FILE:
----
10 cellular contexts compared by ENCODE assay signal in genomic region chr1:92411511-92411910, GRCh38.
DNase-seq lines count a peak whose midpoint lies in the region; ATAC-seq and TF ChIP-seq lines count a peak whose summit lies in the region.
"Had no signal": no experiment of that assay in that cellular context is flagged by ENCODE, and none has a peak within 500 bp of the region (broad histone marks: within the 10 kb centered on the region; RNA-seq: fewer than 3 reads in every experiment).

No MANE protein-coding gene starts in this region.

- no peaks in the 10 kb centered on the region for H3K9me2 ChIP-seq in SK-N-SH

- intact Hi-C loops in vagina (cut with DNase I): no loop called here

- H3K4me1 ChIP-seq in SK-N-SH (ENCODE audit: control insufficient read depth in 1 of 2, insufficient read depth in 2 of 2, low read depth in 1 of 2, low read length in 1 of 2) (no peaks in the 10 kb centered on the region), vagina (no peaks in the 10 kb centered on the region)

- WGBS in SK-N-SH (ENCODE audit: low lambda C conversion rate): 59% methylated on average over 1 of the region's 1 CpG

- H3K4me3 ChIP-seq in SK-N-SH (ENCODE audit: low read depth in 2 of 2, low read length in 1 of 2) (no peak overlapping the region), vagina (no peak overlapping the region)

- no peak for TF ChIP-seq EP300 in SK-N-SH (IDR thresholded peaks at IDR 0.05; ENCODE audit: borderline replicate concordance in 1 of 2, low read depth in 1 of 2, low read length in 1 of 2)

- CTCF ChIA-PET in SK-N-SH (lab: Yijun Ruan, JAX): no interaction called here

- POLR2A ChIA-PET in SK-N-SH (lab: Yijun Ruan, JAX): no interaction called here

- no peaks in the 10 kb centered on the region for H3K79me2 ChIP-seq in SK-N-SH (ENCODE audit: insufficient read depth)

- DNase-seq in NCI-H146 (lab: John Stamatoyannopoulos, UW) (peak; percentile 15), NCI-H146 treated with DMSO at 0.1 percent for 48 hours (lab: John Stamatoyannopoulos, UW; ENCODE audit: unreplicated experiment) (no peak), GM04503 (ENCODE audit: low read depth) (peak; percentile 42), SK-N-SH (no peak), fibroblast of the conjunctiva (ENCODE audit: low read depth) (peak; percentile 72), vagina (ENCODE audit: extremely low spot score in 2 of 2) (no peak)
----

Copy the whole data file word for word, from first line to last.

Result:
10 cellular contexts compared by ENCODE assay signal in genomic region chr1:92411511-92411910, GRCh38.
DNase-seq lines count a peak whose midpoint lies in the region; ATAC-seq and TF ChIP-seq lines count a peak whose summit lies in the region.
"Had no signal": no experiment of that assay in that cellular context is flagged by ENCODE, and none has a peak within 500 bp of the region (broad histone marks: within the 10 kb centered on the region; RNA-seq: fewer than 3 reads in every experiment).

No MANE protein-coding gene starts in this region.

- no peaks in the 10 kb centered on the region for H3K9me2 ChIP-seq in SK-N-SH

- intact Hi-C loops in vagina (cut with DNase I): no loop called here

- H3K4me1 ChIP-seq in SK-N-SH (ENCODE audit: control insufficient read depth in 1 of 2, insufficient read depth in 2 of 2, low read depth in 1 of 2, low read length in 1 of 2) (no peaks in the 10 kb centered on the region), vagina (no peaks in the 10 kb centered on the region)

- WGBS in SK-N-SH (ENCODE audit: low lambda C conversion rate): 59% methylated on average over 1 of the region's 1 CpG

- H3K4me3 ChIP-seq in SK-N-SH (ENCODE audit: low read depth in 2 of 2, low read length in 1 of 2) (no peak overlapping the region), vagina (no peak overlapping the region)

- no peak for TF ChIP-seq EP300 in SK-N-SH (IDR thresholded peaks at IDR 0.05; ENCODE audit: borderline replicate concordance in 1 of 2, low read depth in 1 of 2, low read length in 1 of 2)

- CTCF ChIA-PET in SK-N-SH (lab: Yijun Ruan, JAX): no interaction called here

- POLR2A ChIA-PET in SK-N-SH (lab: Yijun Ruan, JAX): no interaction called here

- no peaks in the 10 kb centered on the region for H3K79me2 ChIP-seq in SK-N-SH (ENCODE audit: insufficient read depth)

- DNase-seq in NCI-H146 (lab: John Stamatoyannopoulos, UW) (peak; percentile 15), NCI-H146 treated with DMSO at 0.1 percent for 48 hours (lab: John Stamatoyannopoulos, UW; ENCODE audit: unreplicated experiment) (no peak), GM04503 (ENCODE audit: low read depth) (peak; percentile 42), SK-N-SH (no peak), fibroblast of the conjunctiva (ENCODE audit: low read depth) (peak; percentile 72), vagina (ENCODE audit: extremely low spot score in 2 of 2) (no peak)